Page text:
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Leasehold Property Top Tips

March 2017

Listen to Alex Goldstein’s discussion on Leasehold Property Top Tips with Matthew Jones, a legal expert on leasehold and enfranchisement (the process of buying the freehold of a property). He explains the pros and cons of a leasehold versus freehold and explains the pitfalls and benefits of both.

Leasehold Property Top Tips

Alex: Great to be joined in the studio by Matthew Jones from LCF Law in Bradford. Matthew thanks very much for coming in. The department you’re part of is the Lease Extension and Enfranchisement Team. Can you actually just talk everyone through it, because again, these are these boss words that get thrown around fairly readily but no one actually understands it? Talk us through.

Matthew: Yeah, sure Alex. I work at LCF Law as you say in the Lease Extension and Enfranchisement Department. What that effectively is, lease extensions are when tenants want to extend their lease which they can do under legislation. Enfranchisement is when tenants want to collectively buy the freehold. That’s it in a nutshell. I mean there is more detail to that which I’m sure we’ll come on to.

Alex: And what again is parts of that? You’ve got the Leasehold Reform Act. What does that encompass and what does that actually mean?

Matthew: The act basically allows a leaseholder to extend their lease by an additional 90 years providing certain criteria on that. The main one is that they’ve owned the property for two years or more. Now they have to pay a premium for this and what they get is a new lease on the same terms and no ground run. So that’s the lease extension element. Now the enfranchisement side of it, that as I said before, allows a group of tenants in a building to join together and buy the freehold so the actual building in which those flats are located. And the rights are granted under an act.

Alex: Yeah, and talk to everyone, because we’ve slightly skipped over it but talk everyone through freehold property versus leasehold property and if you’ve got a leasehold property then as you said the cluster is more of a tenant rather than an owner, just talk everyone through the actual basic differences on that because again I think it’s commonly misunderstood.

Matthew: Yes, it is. It’s something that we get asked quite regularly. We’ll take leaseholder.

Alex: Yup.

Matthew: Basically, what that means is that you have your property on a lease for a set term. So for instance in flats that could be 90 years, 150 years, even 999 years. But there’s a set start date and an end date. For a free hold you own that property indefinitely until you part with it either through sale or you lose it by some other means, for instance, the bank claimed it back or something like that.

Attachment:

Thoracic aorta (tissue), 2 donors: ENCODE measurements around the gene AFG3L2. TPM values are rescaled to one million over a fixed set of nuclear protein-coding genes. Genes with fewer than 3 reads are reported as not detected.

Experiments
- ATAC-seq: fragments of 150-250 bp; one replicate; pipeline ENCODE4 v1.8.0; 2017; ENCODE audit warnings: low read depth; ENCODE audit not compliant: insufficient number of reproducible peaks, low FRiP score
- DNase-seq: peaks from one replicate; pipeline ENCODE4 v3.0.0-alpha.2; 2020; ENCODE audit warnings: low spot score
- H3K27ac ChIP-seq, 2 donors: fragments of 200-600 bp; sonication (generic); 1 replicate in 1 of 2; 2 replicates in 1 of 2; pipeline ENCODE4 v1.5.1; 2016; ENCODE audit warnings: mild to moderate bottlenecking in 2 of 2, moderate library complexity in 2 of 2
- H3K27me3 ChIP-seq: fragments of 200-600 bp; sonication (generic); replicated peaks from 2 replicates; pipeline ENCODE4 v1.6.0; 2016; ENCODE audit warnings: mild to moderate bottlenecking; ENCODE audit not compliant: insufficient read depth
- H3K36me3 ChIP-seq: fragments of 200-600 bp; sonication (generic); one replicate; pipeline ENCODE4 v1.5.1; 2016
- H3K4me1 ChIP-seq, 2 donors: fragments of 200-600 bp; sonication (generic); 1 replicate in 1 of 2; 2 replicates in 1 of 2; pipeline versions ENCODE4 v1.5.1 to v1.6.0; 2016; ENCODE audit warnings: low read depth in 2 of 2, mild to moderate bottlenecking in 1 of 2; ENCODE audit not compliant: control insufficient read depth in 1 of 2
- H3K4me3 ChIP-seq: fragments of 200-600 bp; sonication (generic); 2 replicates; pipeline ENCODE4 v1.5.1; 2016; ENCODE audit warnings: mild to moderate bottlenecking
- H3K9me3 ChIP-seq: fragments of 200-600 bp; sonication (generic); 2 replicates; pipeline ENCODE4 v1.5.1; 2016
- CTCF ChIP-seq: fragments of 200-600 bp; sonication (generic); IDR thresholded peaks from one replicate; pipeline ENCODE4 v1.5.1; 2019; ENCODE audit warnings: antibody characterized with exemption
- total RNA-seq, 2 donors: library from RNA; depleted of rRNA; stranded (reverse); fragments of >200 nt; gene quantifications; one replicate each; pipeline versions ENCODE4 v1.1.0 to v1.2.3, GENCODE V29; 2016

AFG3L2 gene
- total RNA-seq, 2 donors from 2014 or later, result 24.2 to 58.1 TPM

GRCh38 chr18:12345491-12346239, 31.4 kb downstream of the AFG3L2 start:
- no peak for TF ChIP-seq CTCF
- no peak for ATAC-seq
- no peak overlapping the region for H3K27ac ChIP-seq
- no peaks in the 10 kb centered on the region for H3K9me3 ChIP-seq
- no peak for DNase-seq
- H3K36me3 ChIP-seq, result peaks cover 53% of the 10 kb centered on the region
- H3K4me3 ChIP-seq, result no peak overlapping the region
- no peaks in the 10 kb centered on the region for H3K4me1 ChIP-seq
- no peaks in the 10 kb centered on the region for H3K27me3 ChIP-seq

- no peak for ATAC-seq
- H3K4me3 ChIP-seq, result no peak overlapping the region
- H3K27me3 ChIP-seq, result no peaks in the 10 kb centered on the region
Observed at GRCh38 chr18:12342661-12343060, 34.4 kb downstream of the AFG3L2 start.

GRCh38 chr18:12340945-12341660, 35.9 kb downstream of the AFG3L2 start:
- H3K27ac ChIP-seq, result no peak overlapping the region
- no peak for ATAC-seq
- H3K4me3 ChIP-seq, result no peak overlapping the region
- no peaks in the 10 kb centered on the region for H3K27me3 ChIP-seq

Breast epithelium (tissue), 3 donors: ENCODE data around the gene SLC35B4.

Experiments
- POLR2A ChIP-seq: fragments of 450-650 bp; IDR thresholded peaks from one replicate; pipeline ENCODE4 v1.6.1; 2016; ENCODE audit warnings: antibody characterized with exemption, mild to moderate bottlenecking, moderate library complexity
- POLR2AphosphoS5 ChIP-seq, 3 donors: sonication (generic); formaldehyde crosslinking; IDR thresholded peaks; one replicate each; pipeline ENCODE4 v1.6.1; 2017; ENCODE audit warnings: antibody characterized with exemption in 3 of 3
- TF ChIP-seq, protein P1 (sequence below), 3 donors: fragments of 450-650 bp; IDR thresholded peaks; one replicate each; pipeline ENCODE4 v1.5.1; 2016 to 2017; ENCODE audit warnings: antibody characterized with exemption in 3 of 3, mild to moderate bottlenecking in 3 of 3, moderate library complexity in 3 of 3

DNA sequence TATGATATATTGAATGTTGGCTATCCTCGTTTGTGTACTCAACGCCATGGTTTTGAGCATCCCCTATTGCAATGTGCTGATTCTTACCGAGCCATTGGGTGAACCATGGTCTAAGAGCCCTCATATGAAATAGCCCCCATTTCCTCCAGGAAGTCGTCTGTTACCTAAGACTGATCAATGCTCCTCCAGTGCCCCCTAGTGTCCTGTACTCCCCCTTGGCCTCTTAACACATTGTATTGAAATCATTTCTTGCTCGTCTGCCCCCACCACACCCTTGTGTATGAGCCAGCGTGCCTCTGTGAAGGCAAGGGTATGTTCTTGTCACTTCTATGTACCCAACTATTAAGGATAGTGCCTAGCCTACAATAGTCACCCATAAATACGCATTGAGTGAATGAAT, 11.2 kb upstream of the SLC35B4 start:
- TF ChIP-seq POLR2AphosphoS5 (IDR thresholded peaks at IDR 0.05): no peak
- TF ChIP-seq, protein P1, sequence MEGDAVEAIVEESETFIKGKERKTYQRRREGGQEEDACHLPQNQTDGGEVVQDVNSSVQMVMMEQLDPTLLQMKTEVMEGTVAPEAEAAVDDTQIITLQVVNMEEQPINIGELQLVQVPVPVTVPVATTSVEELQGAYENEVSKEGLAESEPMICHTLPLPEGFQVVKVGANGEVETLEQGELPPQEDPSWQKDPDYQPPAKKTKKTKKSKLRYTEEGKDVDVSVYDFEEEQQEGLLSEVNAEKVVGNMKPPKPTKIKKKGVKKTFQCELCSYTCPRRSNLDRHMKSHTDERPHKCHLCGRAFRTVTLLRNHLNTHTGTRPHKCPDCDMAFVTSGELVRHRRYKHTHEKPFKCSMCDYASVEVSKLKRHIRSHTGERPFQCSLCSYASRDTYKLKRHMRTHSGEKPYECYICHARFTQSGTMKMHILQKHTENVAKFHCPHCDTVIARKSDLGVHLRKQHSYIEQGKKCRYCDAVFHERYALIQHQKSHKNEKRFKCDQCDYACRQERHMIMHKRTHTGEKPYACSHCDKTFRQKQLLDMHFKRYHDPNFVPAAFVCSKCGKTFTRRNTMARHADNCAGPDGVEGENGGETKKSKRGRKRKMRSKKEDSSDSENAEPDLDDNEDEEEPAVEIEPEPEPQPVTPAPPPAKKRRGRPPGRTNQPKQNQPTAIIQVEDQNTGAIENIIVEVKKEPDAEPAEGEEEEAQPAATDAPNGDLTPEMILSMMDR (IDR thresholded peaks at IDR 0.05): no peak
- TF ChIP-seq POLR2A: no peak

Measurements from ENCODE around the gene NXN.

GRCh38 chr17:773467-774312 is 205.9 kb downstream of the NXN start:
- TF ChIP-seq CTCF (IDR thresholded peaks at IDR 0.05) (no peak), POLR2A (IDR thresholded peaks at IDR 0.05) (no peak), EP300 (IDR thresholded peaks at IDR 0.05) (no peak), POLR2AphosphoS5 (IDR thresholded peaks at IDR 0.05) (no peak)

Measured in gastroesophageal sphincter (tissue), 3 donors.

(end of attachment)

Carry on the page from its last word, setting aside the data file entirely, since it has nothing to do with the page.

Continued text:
Alex: Yeah and you mentioned there a sort of a long lease, 999 years. Some people so say, “Well that’s as good as freehold.” Is that still the case nowadays?

Matthew: I mean no one’s gonna live that long to see it through to the very end.

Alex: You never know with modern technology croaking.

Matthew: It’s always better to have the freehold. It really is because at the end of the day even though you may have a 999-year lease, with a lease comes certain restrictions so you have to comply with certain requirements. So say if you owned a flat, that lease that you have will say that, I don’t know, for instance if you’ve got a balcony, you can’t put washing out on that balcony or you can’t play music after a certain time. Things like that.

Alex: And I guess this also comes into pets as well?

Matthew: Yeah, absolutely. Yeah, so if you were a big fan of hoarding iguanas or something like that then there might be a restriction preventing that. Dogs, cats, anything can be put into that lease.

Alex: Got you, so basically if you own the freehold you’re in charge effectively of your own destiny rather than being a lease holder. So talk us through the structure. If I’m a tenant, I’m a lease holder, I own the apartment under a lease, you’ve then got a freeholder above us. How does that actually work, that actual structure?

Matthew: So what you will have is you will have the freeholder who owns the building, the large building where all the flats are located. He will then grant individual leases to the tenants. Sometimes you can have a scenario where there’s a management company, so you’ll have a lease from the freeholder to the management company and then the management company will then grant further leases to the individual tenants. So it can get quite complicated.